Assistant Editor Cara Tejpal reviews Shifting Ground, edited by Mahesh Rangarajan and K. Sivaramakrishnan.
Published by: Oxford University Press
Seven days, eleven chapters and a copious quantity of notes later, I’m compelled to start this review with fair warning; if you are looking for an easy ‘wildlife’ read, prefer to eschew academic jargon, or are disinterested in delving into the complexities of environmental history, neither this book nor this review are for you. Yet for those who are keen to enhance their understanding of India’s environmental history through a historical, scientific and socio-political lens, reading Shifting Ground will prove to be a challenging but ultimately eye-opening endeavor.
With 10 chapters curated by eminent scholars Mahesh Rangarajan and K. Sivaramakrishnan, the book’s corresponding 10 contributors present a slew of original case studies that urge the reader to deconstruct their own perceived notions of the relationship between humans and their environment through the ages. At its best, the book paves the way for critical thought and nuance, virtues that often fall by the wayside in current popular discourse on environment and sustainability.
In the first essay of the book, ‘Conceiving Ecology and Stopping the Clock’, Kathleen D. Morrison questions the idea of colonialism as the ‘ecological watershed’ in India’s environmental history, and asserts “the ‘pre-colonial’ past, (as) a problematic construct collapsing tens of thousands of years of history into a single term.” Dipping into the empirical histories of both the Gangetic plains and the Deccan peninsula, she destabilises tropes such as that of ‘pre-human (primeval) forests’ cloaking the land, and the effort to establish historical baselines.
While each of the various chapters deals with important environmental issues, wildlife lovers will find special significance in the essays penned by Shibani Bose, Divyabhanusinh, and Ghazala Shahabuddin.
For her part, through reams of records, Bose tracks the status, both cultural and ecological, of the Indian one-horned rhino in her essay ‘From Eminence to Near Extinction’. Once ranging from the Sind to the Brahmaputra Valley and into Nepal and Sikkim, it appears rhinos very much captivated human imagination. Referencing Neolithic discoveries, Harappan terracotta figurines, Mughal era documents, Hindu scriptures and more, Bose looks at the impact of human landscapes on wildlife ecology, and the gradual disappearance of the rhino from popular perception to the edge of extinction.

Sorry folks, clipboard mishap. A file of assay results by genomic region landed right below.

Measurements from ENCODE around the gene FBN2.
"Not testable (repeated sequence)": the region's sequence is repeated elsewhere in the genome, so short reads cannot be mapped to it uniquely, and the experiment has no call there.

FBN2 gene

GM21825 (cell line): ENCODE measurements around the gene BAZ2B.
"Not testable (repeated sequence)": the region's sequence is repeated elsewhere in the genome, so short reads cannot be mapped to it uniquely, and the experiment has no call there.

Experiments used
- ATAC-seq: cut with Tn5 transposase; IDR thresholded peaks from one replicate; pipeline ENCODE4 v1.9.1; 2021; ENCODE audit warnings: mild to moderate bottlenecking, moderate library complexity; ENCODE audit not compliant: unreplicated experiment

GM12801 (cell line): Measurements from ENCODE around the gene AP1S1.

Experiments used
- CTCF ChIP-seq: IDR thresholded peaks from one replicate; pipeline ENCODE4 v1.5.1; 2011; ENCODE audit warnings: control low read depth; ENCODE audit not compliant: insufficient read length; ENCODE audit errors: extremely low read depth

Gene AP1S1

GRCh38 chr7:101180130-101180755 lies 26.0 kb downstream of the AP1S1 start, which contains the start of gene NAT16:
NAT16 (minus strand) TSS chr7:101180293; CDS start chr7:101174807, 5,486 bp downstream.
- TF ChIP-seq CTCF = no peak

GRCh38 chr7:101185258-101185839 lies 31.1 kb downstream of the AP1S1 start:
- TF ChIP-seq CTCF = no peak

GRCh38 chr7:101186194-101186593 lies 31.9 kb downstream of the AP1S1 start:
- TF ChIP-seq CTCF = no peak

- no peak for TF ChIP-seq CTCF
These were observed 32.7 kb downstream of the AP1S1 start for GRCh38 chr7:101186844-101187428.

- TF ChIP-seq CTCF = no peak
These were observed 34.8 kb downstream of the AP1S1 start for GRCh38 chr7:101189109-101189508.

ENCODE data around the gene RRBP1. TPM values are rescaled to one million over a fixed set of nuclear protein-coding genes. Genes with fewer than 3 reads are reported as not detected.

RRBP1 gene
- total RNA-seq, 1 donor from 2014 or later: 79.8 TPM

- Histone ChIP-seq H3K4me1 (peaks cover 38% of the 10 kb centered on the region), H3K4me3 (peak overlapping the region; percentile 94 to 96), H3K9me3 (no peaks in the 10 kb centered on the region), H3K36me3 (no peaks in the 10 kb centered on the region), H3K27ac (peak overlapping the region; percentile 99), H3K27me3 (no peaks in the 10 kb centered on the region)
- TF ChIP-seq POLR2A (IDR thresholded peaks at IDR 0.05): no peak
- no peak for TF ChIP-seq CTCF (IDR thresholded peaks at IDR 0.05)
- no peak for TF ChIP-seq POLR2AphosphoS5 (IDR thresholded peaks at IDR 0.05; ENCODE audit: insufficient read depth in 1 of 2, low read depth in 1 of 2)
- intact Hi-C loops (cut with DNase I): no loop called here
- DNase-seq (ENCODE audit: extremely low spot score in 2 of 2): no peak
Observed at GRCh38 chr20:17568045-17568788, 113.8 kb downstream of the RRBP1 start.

In ‘Lions, Cheetahs and Others in the Mughal Landscape’, Divyabhanusinh neatly categorises animals in the Mughal empire into those that were hunted, such as lions and tigers, and those of ‘imperial purpose’ such as elephants and cheetahs (with a third category for rare animals presented at court). This superbly riveting chapter delineates not just the idiosyncrasies of the Mughal rulers (Akbar is reputed to have had a menagerie of 9,000 cheetahs, and his favourite was carried around in a palanquin), but allows a portrayal of charismatic wild animals, their habitat, and their perceived importance during the rule of the Mughals.
In the last chapter of the book ‘Tiger Crisis and the Response’, Ghazala Shahabuddin uses the example of the Sariska Tiger Reserve to address the failures of the Forest Department in utilizing good science for wildlife and people management, and reiterates the historical trend of natural resource management being governed by the preset ideas and ideals of the politically powerful. Vikramaditya Thakur also explores this idea in an earlier chapter of the book, where he analyses the peasantization of the Bhil tribals of the Naramada valley.
I’m afraid that given my own academic limitations, the expanse of topics covered, and, of course, print restrictions, providing a thorough overview of this book is near impossible. While I do not have the luxury of space to give the remaining chapters their dues, it’s crucial to note that they will most certainly force the reader to recognise that environmental, cultural, economic and political history can not be viewed in isolation from one another. And thus though diverse in topic, the essays in Shifting Ground consistently allude to one another.
Given its heavy, academic disposition, this book is unfortunately unlikely to make its way onto the reading table of your average wildlife enthusiast. A shame really, because it cleaves open the loosely glued seams of conservation narratives that we take as a given. If you do get yourself a copy, I suggest you read it slowly, with concentrated intent, a pen in hand and an open mind.
First appeared in: Sanctuary Asia, Vol. XXXV No. 8, August 2015.